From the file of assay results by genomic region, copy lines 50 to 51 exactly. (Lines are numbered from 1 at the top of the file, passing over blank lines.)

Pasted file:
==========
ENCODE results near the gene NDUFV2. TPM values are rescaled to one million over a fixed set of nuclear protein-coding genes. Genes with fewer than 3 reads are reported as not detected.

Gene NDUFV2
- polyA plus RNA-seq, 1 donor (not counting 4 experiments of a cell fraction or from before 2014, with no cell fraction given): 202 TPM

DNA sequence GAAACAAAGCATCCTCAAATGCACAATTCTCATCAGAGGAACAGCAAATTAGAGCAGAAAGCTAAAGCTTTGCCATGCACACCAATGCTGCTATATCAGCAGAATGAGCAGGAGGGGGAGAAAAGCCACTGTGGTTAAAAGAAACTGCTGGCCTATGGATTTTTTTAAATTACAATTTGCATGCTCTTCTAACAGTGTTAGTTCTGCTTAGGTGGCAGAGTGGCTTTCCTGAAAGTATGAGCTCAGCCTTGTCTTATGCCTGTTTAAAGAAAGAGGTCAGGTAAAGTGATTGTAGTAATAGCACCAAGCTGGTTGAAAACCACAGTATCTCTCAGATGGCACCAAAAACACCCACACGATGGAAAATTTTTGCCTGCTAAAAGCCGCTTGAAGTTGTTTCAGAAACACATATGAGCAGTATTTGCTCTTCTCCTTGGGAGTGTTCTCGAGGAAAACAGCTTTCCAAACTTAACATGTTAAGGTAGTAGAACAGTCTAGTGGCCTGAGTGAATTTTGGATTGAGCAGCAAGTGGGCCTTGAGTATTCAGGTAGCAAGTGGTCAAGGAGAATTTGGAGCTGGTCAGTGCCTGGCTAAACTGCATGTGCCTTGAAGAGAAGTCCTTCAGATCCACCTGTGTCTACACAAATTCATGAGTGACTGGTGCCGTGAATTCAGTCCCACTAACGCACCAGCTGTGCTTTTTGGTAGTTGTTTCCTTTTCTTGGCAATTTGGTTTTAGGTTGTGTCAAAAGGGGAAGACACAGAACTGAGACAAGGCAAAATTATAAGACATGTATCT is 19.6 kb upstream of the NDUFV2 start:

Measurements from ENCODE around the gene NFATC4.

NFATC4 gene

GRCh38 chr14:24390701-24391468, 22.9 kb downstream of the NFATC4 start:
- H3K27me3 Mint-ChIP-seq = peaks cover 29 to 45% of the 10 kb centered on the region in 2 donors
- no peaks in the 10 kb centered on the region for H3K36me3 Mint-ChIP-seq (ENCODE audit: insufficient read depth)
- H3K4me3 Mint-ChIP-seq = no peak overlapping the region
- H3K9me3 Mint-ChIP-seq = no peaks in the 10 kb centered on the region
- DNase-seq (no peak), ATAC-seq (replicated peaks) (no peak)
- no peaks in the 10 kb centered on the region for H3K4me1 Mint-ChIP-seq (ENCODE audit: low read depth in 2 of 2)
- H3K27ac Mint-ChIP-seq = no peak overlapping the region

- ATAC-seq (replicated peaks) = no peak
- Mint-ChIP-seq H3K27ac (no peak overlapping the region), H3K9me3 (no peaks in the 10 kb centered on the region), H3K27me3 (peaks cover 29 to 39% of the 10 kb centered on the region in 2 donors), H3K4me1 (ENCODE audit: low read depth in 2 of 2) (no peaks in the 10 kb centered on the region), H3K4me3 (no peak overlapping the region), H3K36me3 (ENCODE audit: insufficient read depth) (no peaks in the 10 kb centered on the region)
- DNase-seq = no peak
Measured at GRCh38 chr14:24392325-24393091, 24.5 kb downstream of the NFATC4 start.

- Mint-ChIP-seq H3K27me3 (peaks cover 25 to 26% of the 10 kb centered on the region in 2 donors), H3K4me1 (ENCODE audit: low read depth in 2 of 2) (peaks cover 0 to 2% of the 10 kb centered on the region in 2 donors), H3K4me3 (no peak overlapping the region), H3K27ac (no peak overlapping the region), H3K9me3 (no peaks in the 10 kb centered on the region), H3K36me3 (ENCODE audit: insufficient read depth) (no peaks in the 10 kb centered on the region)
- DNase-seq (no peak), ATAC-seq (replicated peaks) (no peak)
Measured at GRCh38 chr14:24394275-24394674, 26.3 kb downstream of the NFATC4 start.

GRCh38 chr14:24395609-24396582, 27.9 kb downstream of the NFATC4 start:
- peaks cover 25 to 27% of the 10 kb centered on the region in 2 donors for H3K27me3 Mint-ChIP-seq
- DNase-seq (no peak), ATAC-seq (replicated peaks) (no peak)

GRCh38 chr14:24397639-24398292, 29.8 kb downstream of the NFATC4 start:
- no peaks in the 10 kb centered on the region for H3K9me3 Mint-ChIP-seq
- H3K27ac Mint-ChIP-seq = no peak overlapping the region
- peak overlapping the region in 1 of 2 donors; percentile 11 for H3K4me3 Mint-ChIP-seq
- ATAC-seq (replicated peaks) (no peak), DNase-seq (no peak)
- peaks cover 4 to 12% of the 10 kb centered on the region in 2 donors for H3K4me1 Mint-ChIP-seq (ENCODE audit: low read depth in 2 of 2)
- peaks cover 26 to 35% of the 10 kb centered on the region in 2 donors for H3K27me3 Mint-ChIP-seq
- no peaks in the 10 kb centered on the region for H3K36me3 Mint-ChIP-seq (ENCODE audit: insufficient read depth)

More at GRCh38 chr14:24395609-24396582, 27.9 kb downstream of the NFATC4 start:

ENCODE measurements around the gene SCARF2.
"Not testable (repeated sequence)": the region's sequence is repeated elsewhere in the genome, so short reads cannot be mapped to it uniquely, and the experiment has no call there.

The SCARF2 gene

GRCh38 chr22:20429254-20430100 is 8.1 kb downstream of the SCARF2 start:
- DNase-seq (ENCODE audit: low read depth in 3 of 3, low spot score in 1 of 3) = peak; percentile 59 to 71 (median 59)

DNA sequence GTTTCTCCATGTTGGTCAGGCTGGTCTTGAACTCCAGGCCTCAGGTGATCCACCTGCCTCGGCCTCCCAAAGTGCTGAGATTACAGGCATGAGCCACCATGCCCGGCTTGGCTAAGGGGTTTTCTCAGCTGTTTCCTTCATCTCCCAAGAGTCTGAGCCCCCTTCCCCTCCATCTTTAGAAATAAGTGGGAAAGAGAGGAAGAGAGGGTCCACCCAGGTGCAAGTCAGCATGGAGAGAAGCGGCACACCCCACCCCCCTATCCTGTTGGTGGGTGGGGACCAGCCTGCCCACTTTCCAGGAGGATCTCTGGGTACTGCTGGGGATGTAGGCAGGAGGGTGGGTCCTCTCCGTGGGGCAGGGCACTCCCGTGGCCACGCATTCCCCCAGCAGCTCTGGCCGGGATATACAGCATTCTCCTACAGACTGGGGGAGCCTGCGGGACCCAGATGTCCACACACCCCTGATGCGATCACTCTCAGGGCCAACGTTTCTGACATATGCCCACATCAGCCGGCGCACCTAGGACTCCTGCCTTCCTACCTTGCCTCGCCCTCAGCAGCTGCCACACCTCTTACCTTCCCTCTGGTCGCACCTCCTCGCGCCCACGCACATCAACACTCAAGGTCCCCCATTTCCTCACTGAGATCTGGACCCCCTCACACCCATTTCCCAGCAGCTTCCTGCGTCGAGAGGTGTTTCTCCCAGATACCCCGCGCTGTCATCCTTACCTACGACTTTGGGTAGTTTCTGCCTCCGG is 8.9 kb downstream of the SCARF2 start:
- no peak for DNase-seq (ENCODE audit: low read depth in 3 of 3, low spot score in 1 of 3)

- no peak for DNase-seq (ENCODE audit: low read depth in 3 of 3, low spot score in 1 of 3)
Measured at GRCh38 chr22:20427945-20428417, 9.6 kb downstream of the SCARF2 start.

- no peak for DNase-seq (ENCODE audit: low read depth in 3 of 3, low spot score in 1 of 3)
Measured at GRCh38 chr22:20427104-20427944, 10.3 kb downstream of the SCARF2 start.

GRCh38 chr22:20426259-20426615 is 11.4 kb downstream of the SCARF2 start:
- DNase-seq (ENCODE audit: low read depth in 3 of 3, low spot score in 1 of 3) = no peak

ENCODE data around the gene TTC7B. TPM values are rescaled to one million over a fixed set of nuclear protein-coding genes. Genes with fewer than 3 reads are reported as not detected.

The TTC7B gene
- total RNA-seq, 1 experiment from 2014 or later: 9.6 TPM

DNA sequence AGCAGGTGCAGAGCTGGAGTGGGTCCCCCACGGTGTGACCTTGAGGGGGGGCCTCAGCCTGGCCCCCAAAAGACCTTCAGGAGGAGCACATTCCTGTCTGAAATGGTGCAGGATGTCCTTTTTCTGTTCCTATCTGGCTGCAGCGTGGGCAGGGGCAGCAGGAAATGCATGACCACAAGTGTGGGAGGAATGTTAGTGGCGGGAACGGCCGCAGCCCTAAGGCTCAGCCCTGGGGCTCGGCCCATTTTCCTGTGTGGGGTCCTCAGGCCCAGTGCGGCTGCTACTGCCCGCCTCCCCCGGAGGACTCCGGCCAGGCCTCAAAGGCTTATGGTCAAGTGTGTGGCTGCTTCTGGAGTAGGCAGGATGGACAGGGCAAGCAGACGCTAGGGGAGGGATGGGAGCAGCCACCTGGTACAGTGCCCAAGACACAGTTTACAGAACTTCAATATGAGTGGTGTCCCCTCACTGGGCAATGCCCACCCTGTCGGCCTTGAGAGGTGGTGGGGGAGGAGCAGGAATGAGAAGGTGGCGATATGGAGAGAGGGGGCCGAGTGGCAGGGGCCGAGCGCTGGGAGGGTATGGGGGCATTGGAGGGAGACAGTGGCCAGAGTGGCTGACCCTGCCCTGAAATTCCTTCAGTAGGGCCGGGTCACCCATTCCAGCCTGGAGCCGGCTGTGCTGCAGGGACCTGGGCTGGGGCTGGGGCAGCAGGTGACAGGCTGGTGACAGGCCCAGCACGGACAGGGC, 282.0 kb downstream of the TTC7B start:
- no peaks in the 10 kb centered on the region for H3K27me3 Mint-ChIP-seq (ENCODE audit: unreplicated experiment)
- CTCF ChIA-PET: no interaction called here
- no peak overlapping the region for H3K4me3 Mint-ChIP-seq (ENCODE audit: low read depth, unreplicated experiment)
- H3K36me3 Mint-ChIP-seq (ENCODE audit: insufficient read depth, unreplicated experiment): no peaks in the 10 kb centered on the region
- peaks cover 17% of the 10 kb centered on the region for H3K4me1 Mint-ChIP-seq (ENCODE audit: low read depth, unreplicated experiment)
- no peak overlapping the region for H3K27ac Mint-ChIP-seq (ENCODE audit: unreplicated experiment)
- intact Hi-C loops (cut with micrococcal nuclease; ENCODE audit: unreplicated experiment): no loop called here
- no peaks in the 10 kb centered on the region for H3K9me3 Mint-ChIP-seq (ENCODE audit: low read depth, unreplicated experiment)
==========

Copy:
DNA sequence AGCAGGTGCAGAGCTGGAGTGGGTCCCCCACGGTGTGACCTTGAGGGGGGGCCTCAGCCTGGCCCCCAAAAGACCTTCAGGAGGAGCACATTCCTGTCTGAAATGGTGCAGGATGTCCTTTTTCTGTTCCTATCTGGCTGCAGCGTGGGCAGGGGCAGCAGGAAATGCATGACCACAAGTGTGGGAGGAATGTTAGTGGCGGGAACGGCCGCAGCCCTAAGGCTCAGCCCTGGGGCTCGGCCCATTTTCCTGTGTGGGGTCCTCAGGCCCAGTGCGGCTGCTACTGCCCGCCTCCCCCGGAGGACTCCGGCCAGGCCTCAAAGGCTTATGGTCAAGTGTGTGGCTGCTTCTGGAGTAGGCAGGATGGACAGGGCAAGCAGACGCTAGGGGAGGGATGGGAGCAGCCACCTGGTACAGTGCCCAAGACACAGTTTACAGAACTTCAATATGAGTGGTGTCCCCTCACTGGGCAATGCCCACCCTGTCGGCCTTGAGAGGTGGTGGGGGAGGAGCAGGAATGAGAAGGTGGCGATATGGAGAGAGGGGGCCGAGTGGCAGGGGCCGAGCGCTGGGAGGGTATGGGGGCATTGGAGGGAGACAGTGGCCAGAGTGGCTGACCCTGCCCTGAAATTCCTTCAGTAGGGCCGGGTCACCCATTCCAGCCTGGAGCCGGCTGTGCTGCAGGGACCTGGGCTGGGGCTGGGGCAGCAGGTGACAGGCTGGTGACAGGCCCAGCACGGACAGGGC, 282.0 kb downstream of the TTC7B start:
- no peaks in the 10 kb centered on the region for H3K27me3 Mint-ChIP-seq (ENCODE audit: unreplicated experiment)